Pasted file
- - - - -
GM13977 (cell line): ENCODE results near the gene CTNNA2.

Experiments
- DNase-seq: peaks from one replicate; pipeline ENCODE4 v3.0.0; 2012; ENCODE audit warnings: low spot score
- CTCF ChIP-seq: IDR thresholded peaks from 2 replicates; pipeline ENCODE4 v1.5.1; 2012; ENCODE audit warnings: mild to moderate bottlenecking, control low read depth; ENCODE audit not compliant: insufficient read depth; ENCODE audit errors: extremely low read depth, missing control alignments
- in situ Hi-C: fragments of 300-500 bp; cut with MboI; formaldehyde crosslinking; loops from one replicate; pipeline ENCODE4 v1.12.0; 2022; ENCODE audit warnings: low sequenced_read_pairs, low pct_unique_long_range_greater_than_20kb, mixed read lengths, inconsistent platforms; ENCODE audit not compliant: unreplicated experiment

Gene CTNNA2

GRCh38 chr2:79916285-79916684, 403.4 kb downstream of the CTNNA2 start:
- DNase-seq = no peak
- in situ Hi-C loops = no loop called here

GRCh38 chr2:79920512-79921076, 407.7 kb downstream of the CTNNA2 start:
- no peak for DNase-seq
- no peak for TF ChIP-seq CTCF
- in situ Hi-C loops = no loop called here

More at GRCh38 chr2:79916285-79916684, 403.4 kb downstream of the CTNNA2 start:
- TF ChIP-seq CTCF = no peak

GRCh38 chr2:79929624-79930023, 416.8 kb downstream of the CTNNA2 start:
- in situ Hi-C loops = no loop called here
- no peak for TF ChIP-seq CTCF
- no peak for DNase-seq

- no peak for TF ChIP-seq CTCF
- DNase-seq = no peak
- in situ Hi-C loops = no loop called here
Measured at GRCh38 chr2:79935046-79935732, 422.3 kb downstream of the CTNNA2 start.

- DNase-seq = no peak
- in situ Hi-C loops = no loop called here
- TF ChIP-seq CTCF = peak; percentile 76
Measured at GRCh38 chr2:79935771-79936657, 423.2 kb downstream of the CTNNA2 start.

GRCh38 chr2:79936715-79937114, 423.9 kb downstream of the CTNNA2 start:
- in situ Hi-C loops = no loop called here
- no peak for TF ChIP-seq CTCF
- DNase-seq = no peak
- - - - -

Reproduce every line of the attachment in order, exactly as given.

GM13977 (cell line): ENCODE results near the gene CTNNA2.

Experiments
- DNase-seq: peaks from one replicate; pipeline ENCODE4 v3.0.0; 2012; ENCODE audit warnings: low spot score
- CTCF ChIP-seq: IDR thresholded peaks from 2 replicates; pipeline ENCODE4 v1.5.1; 2012; ENCODE audit warnings: mild to moderate bottlenecking, control low read depth; ENCODE audit not compliant: insufficient read depth; ENCODE audit errors: extremely low read depth, missing control alignments
- in situ Hi-C: fragments of 300-500 bp; cut with MboI; formaldehyde crosslinking; loops from one replicate; pipeline ENCODE4 v1.12.0; 2022; ENCODE audit warnings: low sequenced_read_pairs, low pct_unique_long_range_greater_than_20kb, mixed read lengths, inconsistent platforms; ENCODE audit not compliant: unreplicated experiment

Gene CTNNA2

GRCh38 chr2:79916285-79916684, 403.4 kb downstream of the CTNNA2 start:
- DNase-seq = no peak
- in situ Hi-C loops = no loop called here

GRCh38 chr2:79920512-79921076, 407.7 kb downstream of the CTNNA2 start:
- no peak for DNase-seq
- no peak for TF ChIP-seq CTCF
- in situ Hi-C loops = no loop called here

More at GRCh38 chr2:79916285-79916684, 403.4 kb downstream of the CTNNA2 start:
- TF ChIP-seq CTCF = no peak

GRCh38 chr2:79929624-79930023, 416.8 kb downstream of the CTNNA2 start:
- in situ Hi-C loops = no loop called here
- no peak for TF ChIP-seq CTCF
- no peak for DNase-seq

- no peak for TF ChIP-seq CTCF
- DNase-seq = no peak
- in situ Hi-C loops = no loop called here
Measured at GRCh38 chr2:79935046-79935732, 422.3 kb downstream of the CTNNA2 start.

- DNase-seq = no peak
- in situ Hi-C loops = no loop called here
- TF ChIP-seq CTCF = peak; percentile 76
Measured at GRCh38 chr2:79935771-79936657, 423.2 kb downstream of the CTNNA2 start.

GRCh38 chr2:79936715-79937114, 423.9 kb downstream of the CTNNA2 start:
- in situ Hi-C loops = no loop called here
- no peak for TF ChIP-seq CTCF
- DNase-seq = no peak